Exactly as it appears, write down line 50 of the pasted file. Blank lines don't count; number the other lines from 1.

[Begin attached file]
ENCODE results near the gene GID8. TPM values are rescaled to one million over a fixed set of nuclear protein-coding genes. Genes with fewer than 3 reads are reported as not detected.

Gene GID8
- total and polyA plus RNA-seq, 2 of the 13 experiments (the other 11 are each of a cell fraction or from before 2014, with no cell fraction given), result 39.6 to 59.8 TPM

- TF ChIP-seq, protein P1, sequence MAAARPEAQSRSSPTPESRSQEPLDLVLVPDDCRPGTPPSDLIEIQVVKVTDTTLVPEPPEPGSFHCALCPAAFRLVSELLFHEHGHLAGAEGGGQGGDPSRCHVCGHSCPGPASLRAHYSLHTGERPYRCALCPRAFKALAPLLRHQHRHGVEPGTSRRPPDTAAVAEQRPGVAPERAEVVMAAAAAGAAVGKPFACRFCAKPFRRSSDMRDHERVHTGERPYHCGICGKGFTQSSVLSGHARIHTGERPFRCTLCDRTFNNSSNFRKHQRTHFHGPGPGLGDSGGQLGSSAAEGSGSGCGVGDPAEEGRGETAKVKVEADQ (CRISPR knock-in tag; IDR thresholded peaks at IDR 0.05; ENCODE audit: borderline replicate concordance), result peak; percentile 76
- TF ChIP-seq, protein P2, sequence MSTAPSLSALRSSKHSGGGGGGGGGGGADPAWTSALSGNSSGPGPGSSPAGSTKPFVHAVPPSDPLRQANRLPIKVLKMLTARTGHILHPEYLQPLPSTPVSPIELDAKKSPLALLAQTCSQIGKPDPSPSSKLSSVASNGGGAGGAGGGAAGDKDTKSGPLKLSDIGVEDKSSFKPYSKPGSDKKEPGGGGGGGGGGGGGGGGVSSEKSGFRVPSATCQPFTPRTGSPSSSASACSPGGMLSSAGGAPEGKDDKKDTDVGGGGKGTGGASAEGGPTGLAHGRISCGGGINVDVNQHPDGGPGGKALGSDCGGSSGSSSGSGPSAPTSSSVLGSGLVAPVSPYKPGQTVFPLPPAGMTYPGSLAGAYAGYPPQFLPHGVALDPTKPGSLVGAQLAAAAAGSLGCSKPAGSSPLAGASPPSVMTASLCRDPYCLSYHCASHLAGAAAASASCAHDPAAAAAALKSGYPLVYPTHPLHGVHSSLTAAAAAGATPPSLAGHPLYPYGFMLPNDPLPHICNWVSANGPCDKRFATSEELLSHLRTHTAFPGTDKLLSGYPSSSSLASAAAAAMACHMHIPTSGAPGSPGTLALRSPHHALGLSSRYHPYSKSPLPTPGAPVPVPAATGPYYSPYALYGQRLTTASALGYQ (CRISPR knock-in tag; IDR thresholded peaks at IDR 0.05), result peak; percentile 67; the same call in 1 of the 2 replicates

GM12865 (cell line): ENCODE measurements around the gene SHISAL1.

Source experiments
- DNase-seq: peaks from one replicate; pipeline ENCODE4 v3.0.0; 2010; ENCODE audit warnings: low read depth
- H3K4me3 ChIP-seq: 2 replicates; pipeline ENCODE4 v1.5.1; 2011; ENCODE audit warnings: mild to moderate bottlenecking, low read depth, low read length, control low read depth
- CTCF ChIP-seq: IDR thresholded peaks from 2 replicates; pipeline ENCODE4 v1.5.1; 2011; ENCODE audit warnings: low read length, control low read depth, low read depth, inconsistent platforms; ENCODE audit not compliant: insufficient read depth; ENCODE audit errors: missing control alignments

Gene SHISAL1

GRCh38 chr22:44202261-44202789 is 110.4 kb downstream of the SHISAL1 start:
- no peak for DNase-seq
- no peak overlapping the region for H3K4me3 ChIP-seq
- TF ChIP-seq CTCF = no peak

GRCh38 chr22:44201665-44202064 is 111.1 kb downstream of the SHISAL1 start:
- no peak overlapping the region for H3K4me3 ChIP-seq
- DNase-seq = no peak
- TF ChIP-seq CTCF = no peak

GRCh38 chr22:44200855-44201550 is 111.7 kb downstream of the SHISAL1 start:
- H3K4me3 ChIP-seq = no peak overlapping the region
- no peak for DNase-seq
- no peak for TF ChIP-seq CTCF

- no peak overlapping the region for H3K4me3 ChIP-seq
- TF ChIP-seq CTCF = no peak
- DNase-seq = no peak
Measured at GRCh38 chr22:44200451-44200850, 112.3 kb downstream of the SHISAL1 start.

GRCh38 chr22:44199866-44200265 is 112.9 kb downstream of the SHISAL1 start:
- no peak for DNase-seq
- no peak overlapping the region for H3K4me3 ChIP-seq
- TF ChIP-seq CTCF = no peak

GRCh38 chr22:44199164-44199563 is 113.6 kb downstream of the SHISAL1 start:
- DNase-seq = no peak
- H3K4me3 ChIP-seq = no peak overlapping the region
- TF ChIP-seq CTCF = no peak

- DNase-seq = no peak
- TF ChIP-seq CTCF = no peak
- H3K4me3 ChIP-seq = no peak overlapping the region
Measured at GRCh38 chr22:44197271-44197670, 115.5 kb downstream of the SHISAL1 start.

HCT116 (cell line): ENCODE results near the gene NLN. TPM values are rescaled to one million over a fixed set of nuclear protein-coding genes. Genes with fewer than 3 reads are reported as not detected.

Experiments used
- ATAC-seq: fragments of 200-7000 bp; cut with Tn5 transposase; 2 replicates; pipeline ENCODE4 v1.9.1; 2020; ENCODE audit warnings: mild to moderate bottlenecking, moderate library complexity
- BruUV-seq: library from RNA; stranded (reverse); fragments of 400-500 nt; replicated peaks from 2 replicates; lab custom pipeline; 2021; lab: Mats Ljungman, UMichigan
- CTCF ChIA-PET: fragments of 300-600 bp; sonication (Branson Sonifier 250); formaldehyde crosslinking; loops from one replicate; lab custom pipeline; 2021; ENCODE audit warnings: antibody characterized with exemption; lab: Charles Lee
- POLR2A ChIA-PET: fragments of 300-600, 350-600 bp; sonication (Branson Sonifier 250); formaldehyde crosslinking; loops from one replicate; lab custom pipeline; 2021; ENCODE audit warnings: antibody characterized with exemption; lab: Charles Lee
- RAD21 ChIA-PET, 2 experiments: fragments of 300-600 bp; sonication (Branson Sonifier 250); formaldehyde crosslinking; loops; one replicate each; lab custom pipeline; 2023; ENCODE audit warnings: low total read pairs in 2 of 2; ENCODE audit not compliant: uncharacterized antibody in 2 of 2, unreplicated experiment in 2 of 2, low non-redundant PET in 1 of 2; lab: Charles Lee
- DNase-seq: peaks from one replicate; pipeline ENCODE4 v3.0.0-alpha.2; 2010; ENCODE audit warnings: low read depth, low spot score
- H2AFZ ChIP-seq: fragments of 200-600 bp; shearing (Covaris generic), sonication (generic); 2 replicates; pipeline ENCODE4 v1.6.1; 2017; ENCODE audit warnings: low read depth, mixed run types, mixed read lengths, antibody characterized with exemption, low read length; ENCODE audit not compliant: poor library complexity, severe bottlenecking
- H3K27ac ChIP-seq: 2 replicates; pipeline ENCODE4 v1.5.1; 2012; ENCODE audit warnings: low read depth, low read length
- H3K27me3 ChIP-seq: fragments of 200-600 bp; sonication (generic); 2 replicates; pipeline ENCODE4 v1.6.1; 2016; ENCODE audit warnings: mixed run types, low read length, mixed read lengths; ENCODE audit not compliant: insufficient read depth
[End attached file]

- H3K27me3 ChIP-seq: fragments of 200-600 bp; sonication (generic); 2 replicates; pipeline ENCODE4 v1.6.1; 2016; ENCODE audit warnings: mixed run types, low read length, mixed read lengths; ENCODE audit not compliant: insufficient read depth